Hahahaha I always feel that way when I hear someone say they liked Moby Dick. Same English teacher had us read that (along with The Scarlet Letter, which I hated thanks to the mandatory dissection and endless paper re-writes.) Sometimes I wonder if I’d approached either of those books of my own volition it would have turned out differently. I can see getting hung up on the heavy dialect which is why I think the audio was a good choice for me. Anyway, GWTW is the best, I wholeheartedly agree!
Leah @ Books Speak Volumes
Love this post! I read Grapes of Wrath in high school and was mostly just bored. I’ve been debating subscribing to Scribd, and now I want to just so I can listen to this on audio~
Tiny Beautiful Things was a great reminder for me to be thankful for the things I have. It gave me so much perspective!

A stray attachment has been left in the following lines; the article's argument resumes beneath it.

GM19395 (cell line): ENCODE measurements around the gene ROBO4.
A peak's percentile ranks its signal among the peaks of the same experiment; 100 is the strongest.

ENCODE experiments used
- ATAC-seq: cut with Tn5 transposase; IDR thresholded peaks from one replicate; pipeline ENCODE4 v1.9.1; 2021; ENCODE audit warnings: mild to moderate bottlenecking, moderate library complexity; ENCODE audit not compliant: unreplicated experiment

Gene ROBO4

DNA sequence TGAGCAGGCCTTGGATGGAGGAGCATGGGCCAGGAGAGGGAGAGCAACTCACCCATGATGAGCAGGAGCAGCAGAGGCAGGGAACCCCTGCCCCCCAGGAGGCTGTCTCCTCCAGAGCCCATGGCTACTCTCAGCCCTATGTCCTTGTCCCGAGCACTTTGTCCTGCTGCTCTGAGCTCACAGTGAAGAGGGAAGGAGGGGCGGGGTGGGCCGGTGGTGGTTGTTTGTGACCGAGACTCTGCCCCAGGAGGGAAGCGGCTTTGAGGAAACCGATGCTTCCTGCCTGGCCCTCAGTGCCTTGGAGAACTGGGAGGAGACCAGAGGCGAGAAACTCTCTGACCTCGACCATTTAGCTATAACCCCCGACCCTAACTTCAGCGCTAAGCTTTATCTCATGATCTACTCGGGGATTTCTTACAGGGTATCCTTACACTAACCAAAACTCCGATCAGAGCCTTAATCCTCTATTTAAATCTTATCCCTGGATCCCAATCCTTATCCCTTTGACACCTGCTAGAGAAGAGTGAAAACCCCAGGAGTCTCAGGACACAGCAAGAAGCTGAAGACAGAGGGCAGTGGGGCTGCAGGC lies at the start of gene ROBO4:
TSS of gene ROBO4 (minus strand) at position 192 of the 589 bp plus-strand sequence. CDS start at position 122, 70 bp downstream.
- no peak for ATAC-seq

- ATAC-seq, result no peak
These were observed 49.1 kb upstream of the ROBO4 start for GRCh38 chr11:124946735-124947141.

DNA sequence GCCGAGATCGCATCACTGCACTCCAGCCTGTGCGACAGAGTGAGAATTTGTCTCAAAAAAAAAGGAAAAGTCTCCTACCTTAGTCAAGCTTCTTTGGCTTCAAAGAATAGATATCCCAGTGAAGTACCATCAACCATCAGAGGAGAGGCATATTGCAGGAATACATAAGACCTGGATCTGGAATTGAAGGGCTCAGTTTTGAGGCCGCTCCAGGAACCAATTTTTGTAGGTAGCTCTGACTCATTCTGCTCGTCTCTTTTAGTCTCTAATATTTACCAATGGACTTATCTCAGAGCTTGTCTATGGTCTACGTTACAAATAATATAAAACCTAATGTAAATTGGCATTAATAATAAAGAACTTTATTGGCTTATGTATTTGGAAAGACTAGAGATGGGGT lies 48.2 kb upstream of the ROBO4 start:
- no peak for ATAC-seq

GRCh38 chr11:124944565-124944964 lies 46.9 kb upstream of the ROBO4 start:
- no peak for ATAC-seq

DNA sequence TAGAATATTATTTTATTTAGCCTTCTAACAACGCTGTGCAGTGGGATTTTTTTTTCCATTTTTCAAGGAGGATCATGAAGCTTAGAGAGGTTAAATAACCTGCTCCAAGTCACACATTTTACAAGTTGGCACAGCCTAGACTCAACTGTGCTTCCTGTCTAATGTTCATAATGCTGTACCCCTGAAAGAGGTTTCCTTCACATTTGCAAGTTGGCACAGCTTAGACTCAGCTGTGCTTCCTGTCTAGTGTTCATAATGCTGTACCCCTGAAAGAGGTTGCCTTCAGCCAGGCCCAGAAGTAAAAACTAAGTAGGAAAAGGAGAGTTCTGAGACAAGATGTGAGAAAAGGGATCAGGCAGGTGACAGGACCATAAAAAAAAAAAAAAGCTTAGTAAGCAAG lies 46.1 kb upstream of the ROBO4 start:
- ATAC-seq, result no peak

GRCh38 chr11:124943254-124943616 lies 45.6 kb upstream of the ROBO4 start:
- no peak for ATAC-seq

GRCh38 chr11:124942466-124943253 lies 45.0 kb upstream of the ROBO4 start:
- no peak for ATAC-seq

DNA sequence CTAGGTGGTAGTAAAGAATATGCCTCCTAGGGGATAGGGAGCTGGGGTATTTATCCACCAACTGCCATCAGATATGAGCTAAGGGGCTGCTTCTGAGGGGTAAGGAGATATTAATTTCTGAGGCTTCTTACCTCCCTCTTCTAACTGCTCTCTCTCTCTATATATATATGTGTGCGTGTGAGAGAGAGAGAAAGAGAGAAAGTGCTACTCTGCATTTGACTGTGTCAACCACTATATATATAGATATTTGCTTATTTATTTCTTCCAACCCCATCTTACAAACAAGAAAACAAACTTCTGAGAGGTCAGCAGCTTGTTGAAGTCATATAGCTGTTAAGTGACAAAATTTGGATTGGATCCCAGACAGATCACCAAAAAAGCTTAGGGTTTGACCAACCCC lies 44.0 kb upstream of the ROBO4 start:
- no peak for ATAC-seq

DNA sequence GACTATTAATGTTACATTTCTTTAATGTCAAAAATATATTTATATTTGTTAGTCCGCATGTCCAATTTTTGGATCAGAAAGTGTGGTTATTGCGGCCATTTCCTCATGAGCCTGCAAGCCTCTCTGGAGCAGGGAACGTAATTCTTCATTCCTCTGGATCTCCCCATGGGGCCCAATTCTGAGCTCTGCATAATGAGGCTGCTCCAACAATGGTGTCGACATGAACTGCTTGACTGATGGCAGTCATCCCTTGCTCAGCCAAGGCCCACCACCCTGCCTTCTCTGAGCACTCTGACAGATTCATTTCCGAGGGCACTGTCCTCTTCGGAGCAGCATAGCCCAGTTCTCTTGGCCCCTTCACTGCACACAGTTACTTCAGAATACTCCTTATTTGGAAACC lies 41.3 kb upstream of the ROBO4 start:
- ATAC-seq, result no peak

Words For Worms
I think it worked much better for me in audio than it would have in print- the dialect, man! TBT is such a beautiful book. Hmmmm… I wonder if I can find THAT on audio. That would be a delight.
Darlene @ Lost in Literature
I think the book that made me most thankful was Unbroken. So, so thankful that Louie Zamperini and many others like him walked through such horrible and unthinkable deprivation and abuse and in turn they gave us portraits of character traits we would all be better to imitate.
As far as TGoW, I’ve never read it but a few years ago, while on a beach vacation, I took a walk down the beach and surveyed strangers as to what they were reading. There were all kinds of Hunger Games and The Help, don’t remember the other popular books of choice, but there was a beach chair next to me with The Grapes of Wrath lying in it. I would have given that person major props but they weren’t around.